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Multi-touch attribution attempts to assign credit to the different touchpoints of a customer’s journey to conversion. The idea is if marketers can understand what exactly drove a customer to a sale, businesses can optimize channels, messages, and investments to scale up desired outcomes. Wouldn’t it be great to have a playbook on exactly how, where, and why to reach your customers for increased sales?
While it sounds ideal, it’s not quite that easy. There are a handful of recurring challenges to establishing and refining attribution models.
First, there are technology limitations. Organizations don’t come into being fully formed. Every company has an origin story. Growth can be in fits and starts, and especially early on, not necessarily include critical capital technology investments. That results in siloes, out-of-date systems, manual processes, and inconsistency throughout. Attempting to apply an attribution model to business activities you can’t see holistically can seem an insurmountable task.
The key to overcoming this is to manage expectations and start small. Calibrate on bullets, not cannonballs. Every company nowadays has an email system. Knowing it will be a single-touch attribution model at first, assess sales results with email campaigns. When you can show some results, add simple factors like online advertising and outbound sales calls. Just when your attribution reporting starts to get interesting, insightful, and perhaps overwhelming is when you should deep dive into customer journey mapping and see about investing in a system that can help.
"True attribution models capture and assess the entire customer journey, whether marketing, sales, operations, or others delivered the customer touchpoint"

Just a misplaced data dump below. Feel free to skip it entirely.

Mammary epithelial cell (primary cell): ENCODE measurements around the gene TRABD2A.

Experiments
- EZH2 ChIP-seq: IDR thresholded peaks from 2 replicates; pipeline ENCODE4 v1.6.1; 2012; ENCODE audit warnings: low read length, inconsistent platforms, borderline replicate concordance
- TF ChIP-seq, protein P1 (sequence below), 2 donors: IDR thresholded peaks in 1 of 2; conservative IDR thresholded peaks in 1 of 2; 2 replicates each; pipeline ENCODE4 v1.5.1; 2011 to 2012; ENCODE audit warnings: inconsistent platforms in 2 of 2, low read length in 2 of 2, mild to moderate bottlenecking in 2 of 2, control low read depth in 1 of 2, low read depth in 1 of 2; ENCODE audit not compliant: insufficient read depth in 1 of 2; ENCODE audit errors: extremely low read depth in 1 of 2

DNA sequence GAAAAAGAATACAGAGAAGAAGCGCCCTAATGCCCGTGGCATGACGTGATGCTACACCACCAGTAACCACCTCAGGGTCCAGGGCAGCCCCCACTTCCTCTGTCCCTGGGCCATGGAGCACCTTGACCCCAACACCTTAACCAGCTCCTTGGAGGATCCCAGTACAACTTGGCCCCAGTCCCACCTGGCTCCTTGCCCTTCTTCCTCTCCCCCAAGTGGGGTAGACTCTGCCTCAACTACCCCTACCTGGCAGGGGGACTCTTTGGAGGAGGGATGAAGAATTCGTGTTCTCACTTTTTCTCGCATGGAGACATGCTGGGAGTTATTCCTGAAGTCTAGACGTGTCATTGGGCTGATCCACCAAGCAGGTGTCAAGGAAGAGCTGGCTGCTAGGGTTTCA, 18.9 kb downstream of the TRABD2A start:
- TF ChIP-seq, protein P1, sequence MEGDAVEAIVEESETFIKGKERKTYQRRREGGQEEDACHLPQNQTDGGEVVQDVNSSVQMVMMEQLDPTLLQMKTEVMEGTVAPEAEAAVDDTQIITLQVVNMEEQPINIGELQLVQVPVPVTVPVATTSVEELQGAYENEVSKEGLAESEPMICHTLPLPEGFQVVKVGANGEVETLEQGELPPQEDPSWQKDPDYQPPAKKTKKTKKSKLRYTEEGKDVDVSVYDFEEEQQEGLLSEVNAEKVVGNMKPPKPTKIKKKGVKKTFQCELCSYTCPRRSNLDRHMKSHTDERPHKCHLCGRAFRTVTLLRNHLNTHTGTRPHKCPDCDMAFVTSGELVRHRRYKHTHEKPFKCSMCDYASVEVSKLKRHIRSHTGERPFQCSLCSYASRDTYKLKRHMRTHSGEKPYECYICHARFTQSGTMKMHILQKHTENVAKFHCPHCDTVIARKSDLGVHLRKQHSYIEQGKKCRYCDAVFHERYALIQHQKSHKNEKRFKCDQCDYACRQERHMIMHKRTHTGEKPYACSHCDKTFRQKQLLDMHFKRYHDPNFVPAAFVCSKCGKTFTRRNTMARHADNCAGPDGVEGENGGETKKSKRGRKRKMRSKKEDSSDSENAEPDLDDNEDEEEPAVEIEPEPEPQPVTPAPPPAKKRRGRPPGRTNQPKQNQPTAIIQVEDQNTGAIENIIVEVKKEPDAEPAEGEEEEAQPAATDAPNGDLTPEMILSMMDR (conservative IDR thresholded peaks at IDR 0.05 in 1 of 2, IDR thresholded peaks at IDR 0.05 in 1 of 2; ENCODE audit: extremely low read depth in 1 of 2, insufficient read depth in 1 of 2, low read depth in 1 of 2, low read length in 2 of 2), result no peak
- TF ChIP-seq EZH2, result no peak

Next, there tend to be system blind spots relating to offline to online impacts. Once you’ve invested in an attribution system, your mind will be blown by how robust its digital tracking capabilities are. Don’t lose sight of the fact that traditional advertising, like television, outdoor, earned media, special events, and other activities, are playing a part in your business’s success as well.
Like the foray into attribution modeling, before you had a digital system, the key is to start small. Work with your vendor and other experts in your organization on ways to capture results from those conferences your firm never misses, those appreciation events that have been your company’s lifeblood, those large ticket branded sponsorships. Chances are, if your approach is collaborative, there will certainly be ways to incorporate that offline activity into your modeling.
Finally, the most important attribution tip to remember, don’t do it alone as a marketing department. True attribution models capture and assess the entire customer journey, whether marketing, sales, operations, or others delivered the customer touchpoint. Not only will your department budget be unduly burdened if you keep the cost and touches inside marketing, but you may also face cultural obstacles from the sales team, for example.
If, as a sales professional, I’m incentivized by conversions, yet marketing develops an attribution model that diminishes my contribution, I’m understandably going to be put off by that. The Head of Sales may even reduce the amount of information provided to the Head of Marketing, exactly what you don’t need as you establish and iterate your attribution model.
Even with mature, iterative attribution models, there is no playbook. Customer journeys are as dynamic as the individual clients we serve. That’s not to say attribution isn’t insightful, worthwhile, and critical to an organization’s success. It simply requires discipline, collaboration, and a passion for data-driven refinement.